Sunday, February 20, 2011


How to explain the curiously British entity that is the hobnob? Well, we could get into the entire "cookie vs. biscuit vs. digestive" argument but that would take far too long and involve way too many footnotes. Needless to say, the "hobnob" is a type of British cookie that is a bit firmer to the touch and has substantially more bite than traditional American cookies. I would on one hand be tempted to call them oatmealy (as there is a significant amount of oatmeal in them) but that wouldn't capture the essence of the hobnob.

And prior to the discovery of this recipe, the hobnob was also something I thought you could only find in the store. Like Oreos. No one actually made hobnobs. And there again, I was wrong. My roommate showed me this recipe, courteously passed on to her through the wonder that is online recipe swapping. The original website for it is here, delightfully fun and maintained by people who appear to be serious advocates of tea parties. And there's absolutely nothing wrong with that.

Now I have to apologize for my frequent (and seemingly random) switches between American and British measurement styles. Believe me,  I share your frustrations in determining what half a stick of American butter means in the metric system. I can only say that I work on both systems, employing both scales and cups at the same time. I do know that there is a wonderfully handy conversion chart at the back of the latest edition of the Joy of Cooking which has saved me time and time again. And, knowing the internet, there's probably some wonderful online conversion chart where you can find out any measurement in terms of any other. If you do know of it, please share the wealth! 


225g self raising flour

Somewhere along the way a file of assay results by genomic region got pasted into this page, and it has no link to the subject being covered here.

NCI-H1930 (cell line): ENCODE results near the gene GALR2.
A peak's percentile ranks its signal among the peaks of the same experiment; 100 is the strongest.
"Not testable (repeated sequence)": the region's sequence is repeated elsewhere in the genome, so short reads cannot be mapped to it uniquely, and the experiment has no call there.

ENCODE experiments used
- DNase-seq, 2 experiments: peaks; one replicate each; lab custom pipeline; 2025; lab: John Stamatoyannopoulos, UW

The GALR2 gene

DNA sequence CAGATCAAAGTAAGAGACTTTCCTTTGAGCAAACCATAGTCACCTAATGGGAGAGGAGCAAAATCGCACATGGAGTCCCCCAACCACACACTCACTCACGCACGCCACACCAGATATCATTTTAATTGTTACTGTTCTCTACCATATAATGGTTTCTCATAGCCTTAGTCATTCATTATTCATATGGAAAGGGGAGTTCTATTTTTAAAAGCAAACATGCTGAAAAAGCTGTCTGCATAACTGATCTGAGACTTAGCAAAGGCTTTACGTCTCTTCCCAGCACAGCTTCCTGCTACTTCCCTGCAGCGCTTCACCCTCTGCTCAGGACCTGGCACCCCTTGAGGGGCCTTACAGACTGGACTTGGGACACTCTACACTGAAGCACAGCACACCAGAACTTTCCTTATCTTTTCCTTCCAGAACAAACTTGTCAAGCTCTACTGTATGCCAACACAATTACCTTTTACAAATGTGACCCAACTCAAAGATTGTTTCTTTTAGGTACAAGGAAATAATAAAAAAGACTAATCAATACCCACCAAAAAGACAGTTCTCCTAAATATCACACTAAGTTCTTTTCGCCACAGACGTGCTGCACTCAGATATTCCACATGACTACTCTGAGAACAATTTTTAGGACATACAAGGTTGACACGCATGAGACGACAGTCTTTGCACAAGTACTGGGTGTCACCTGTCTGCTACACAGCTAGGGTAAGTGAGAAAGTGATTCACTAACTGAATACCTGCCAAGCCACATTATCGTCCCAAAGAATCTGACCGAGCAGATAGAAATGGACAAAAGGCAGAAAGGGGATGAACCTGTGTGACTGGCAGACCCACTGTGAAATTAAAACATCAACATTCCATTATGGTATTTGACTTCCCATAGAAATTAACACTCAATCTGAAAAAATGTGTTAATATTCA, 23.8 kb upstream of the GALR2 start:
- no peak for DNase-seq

225g sugar
225g porridge oats
225g margarine/butter
1tbsp golden syrup
1tbsp hot water
1/2 tsp bicarbonate of soda


Mix the flour, oats and sugar in a bowl.

Add any extra ingredients such as raisins/chocolate chips if you want.

In a pan, melt the margarine, syrup and water
Once melted, stir in the bicarbonate of soda and then add to the dry mix.

Mix well, then make smallish balls (the recipe makes 35 – 50 depending on size), place on a greased tray and flatten slightly.

Bake at 180°c for 15 minutes until golden, then cool for a few minutes on the tray before moving to a rack.

Spread a layer of chocolate on the top (if you’re making chocolate ones)


  1. there's probably some wonderful online conversion chart where you can find out any measurement in terms of any other.

    Butter is the one that always gets me (I cook a lot of Dutch recipes, but my measuring cups and spoons are all American). And for that, I love this site:

  2. You have saved my baking life!
    You're absolutely right, butter has been the bane of my existence while in England. The amount of times I've had to try and fit "a stick" of butter into a measuring cup to figure out what the right amount is! Thank you for passing this on!


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